After testing for over a year, Twitter is expanding the Birdwatch pilot program to a few random users in the US.
Twitter Birdwatch is a community-based fact-checking program aimed at addressing the misinformation on its platform, at a faster pace than the current flagging system. Twitter said it received a positive response from the community in the initial pilot tests, thus expanding it to general users.
Expanding Twitter Birdwatch
Twitter is one of the popular social media platforms where regular controversies take place. From politics to war and sports to celebrities, Twitter is used by prominent people, for updates and news. As the content flows from every direction, there are chances for misinformation or disinformation too.
And it should be addressed by Twitter before it’s impacting someone’s mind. As the current system of flagging misleading tweets to the Twitter team for reviewing is slow, the platform came up with a program called Birdwatch – a community-based fact-checking initiative started in October 2020.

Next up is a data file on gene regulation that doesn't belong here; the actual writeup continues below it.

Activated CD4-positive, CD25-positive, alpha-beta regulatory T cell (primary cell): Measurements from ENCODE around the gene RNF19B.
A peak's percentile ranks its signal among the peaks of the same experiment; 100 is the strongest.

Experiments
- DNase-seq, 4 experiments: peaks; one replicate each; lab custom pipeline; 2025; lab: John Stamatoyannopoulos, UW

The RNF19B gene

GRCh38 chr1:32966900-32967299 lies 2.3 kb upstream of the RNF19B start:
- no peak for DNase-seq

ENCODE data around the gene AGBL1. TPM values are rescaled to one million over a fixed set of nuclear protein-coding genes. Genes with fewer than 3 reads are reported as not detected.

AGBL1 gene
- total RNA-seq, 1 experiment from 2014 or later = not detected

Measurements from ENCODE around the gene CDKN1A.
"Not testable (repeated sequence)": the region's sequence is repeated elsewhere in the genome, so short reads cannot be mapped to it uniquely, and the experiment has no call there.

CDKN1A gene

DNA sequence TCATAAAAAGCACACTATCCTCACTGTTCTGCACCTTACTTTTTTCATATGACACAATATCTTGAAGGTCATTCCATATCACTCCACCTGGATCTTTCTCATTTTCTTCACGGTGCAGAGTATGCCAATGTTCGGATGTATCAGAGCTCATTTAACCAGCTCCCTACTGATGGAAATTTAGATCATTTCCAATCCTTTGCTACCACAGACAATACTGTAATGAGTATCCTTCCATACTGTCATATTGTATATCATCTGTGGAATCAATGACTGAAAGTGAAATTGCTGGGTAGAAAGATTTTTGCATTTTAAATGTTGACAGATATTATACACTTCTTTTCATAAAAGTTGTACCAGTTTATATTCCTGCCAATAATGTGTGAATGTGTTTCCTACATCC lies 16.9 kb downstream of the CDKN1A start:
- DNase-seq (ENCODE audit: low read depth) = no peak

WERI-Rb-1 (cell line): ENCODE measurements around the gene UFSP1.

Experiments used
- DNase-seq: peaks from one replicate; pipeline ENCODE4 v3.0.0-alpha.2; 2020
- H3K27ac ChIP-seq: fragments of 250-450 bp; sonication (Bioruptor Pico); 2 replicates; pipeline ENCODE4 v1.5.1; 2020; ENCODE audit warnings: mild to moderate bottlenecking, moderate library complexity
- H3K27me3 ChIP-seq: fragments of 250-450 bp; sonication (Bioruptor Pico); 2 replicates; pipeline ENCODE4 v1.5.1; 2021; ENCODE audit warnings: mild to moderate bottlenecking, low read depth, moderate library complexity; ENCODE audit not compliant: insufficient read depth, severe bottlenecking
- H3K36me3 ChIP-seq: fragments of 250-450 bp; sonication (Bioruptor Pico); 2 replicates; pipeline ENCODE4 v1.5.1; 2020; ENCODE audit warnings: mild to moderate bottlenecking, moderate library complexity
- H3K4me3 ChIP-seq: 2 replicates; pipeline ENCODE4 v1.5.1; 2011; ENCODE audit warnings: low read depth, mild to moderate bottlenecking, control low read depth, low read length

In this, a group of 10,000 contributors works as a team to write notes and rate tweets that are potentially misleading. And this additional context is shown to people whenever they see those tweets. Twitter said it saw 20% to 40% of people who viewed the notes are less likely to agree with something of a potentially misleading tweet than those who didn’t see the note.
We’ve been hard at work building a Birdwatch that people from different points of view find helpful. We’re seeing promising results, and starting today, a test group of people in the US will see the highest rated Birdwatch notes on Tweets. https://t.co/7fIJJmOfcl
— Birdwatch (@birdwatch) March 3, 2022
As it turned out to be helpful, Twitter is now expanding the service to more users in the US for testing further. Though it didn’t mention a specific group, Twitter said “a small and randomized” group of U.S. Twitter users will see the Birdwatch notes directly on tweets.
Further, they’ll be able to rate the notes as “Helpful,” “Somewhat,” or “No” and write why they’ve answered as they did. This should help the Birdwatch improve.